What Is Mandazi And What Does It Taste Like?

A pastry that combines the hollow inside of beignets and the fluffy feel of donuts is bound to be a show stopper. Mandazi is just that. In case the name isn't familiar yet, this traditional, flavorful pastry originated in Africa, according to Taste Atlas. Also known as East African Doughnuts, they are a popular street food in places like Tanzania, Uganda, and Kenya.

These triangle-shaped pastries are made with sugar, flour, water, yeast, and milk — though coconut milk is a common dairy-free substitute (via Bon Appetit) — and then they're fried for the perfect texture. While they aren't meant to be sweet, they can offer an array of flavors that will fit your mood perfectly. As long as the dough is cooked properly, you can't go wrong with mandazi.

The best way to enjoy them is with a cup of coffee or tea, or even better, with a mug of chai. They can also pair well with a more decadent meal like curry, says Allrecipes. But if you want to dip it into a creamy curry sauce, skip out on adding dusted cinnamon sugar on top when baking them.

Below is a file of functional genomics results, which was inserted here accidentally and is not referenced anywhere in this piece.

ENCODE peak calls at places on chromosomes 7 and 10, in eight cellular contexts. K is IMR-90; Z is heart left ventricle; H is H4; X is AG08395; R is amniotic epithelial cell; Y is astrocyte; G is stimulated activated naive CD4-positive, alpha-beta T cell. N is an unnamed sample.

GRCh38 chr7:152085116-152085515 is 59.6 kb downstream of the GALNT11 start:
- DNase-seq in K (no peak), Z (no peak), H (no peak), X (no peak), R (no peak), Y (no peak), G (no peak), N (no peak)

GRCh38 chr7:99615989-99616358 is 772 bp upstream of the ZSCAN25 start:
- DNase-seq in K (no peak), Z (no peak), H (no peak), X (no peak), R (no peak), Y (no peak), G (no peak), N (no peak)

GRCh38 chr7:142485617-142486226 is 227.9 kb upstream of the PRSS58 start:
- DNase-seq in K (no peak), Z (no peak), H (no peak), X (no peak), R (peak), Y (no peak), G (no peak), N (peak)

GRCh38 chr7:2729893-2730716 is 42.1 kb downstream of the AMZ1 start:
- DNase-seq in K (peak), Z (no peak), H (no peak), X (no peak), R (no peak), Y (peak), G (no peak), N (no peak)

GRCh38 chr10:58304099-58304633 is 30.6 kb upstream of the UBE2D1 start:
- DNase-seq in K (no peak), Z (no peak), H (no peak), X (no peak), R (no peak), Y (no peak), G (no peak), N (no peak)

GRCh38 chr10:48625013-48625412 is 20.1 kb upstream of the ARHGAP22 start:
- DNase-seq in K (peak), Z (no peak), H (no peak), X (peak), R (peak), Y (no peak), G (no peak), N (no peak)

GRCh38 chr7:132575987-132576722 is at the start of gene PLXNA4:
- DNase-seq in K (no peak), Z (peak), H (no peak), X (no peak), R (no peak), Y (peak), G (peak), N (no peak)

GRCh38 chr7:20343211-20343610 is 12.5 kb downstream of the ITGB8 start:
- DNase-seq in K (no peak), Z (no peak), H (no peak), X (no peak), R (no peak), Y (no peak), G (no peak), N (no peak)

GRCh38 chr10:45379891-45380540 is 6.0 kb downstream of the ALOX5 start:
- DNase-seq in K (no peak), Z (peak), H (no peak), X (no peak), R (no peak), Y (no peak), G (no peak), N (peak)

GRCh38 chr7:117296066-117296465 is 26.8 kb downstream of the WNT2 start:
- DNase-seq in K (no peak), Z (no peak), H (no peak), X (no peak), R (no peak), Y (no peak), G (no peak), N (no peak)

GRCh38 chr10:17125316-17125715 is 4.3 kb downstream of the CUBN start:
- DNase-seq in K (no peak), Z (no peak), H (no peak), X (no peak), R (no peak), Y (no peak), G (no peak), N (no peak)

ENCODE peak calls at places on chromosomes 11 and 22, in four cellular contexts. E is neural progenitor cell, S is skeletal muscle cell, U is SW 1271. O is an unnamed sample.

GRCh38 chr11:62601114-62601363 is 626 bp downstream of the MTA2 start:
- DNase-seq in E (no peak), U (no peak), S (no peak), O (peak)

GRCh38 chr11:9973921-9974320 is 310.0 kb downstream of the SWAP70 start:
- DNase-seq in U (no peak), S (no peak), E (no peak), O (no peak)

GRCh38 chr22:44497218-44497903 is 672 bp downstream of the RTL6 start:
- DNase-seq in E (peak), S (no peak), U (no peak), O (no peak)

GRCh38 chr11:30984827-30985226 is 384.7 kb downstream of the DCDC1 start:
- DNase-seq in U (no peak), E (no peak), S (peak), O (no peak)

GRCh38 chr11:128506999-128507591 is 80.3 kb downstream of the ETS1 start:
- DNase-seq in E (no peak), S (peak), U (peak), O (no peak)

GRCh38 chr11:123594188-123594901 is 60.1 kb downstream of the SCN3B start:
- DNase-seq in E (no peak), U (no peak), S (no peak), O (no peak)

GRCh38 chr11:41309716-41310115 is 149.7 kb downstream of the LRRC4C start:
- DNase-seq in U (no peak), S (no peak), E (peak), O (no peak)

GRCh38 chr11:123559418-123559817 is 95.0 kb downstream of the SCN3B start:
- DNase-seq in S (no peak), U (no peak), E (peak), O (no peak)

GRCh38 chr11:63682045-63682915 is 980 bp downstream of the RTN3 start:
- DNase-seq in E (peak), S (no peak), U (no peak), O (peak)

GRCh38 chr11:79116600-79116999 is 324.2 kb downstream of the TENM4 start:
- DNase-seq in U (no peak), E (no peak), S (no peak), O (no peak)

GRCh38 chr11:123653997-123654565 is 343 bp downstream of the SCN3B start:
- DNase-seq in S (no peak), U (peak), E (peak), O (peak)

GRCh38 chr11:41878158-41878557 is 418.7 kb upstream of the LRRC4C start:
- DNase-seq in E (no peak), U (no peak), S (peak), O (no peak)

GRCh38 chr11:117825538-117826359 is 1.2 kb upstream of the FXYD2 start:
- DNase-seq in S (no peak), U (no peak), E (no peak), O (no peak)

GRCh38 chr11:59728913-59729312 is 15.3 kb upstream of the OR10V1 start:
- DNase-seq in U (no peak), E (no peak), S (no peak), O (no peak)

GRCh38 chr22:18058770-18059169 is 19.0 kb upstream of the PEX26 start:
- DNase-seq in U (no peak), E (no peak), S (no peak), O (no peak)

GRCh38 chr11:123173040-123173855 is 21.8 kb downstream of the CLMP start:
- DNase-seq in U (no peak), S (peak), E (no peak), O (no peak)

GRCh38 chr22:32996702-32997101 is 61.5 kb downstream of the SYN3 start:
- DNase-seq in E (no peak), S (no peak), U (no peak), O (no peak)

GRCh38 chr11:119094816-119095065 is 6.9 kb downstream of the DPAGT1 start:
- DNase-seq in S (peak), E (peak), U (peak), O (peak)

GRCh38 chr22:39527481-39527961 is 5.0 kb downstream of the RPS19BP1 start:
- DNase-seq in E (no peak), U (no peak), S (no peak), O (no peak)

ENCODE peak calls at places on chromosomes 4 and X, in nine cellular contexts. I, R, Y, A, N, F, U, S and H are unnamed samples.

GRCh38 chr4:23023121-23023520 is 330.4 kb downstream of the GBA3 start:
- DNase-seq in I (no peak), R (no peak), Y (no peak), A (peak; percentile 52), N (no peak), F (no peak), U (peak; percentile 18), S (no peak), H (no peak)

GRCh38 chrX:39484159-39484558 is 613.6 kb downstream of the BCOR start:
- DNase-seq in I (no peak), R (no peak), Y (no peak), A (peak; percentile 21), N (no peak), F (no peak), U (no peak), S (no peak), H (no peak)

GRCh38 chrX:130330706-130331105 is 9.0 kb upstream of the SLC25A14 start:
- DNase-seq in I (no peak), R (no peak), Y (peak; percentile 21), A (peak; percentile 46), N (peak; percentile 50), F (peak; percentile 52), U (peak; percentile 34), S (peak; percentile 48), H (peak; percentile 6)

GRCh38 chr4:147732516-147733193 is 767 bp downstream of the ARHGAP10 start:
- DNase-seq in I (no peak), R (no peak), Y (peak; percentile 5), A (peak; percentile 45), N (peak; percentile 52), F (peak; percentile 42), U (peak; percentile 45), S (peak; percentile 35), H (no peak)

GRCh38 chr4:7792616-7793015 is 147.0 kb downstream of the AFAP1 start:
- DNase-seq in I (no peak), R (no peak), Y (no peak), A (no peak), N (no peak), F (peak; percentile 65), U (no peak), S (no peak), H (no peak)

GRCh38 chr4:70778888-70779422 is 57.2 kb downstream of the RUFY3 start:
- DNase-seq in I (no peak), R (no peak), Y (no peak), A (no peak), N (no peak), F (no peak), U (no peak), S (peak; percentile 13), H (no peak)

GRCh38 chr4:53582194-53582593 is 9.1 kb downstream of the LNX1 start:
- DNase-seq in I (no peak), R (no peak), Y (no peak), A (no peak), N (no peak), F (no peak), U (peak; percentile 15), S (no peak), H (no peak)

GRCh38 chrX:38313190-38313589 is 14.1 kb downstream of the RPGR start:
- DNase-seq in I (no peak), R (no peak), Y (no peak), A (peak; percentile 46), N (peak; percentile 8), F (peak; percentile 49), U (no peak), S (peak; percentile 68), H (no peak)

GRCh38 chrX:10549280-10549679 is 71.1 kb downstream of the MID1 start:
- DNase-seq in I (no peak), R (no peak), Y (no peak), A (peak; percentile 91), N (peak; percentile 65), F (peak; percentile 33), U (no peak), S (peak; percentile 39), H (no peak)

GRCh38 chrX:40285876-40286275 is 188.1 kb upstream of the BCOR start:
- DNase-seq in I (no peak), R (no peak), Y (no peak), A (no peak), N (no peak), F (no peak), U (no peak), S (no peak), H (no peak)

The many different tastes of mandazi

Mandazi is meant to be the perfect balance of fluffy and crisp. They are fried in oil to get the golden brown color on the outside, while the inside stays mouth-watering with each bite — again proving how similar they are to beignets. The key to achieving the right texture is continually agitating the dough while frying them, says Bon Appetit.

When they are made with coconut milk, there will usually be a subtly sweet flavor as well — some also add coconut flakes for a bit of flavor. But the one main ingredient that gives these fried bites their distinct flavor is cardamom, a spice that is within the ginger family, that also lends mandazi well as a spicy side dish. Because of this, according to African Bites, they can be a flavorful, airy doughnut rather than the overly sweet breakfast pastry we are familiar with in America.

African Bites says the best way to eat mandazi is fresh out of the frying pan. And don't wait until they have been fully cooked like regular doughnuts. After they are placed on a plate for a couple of minutes, dig in!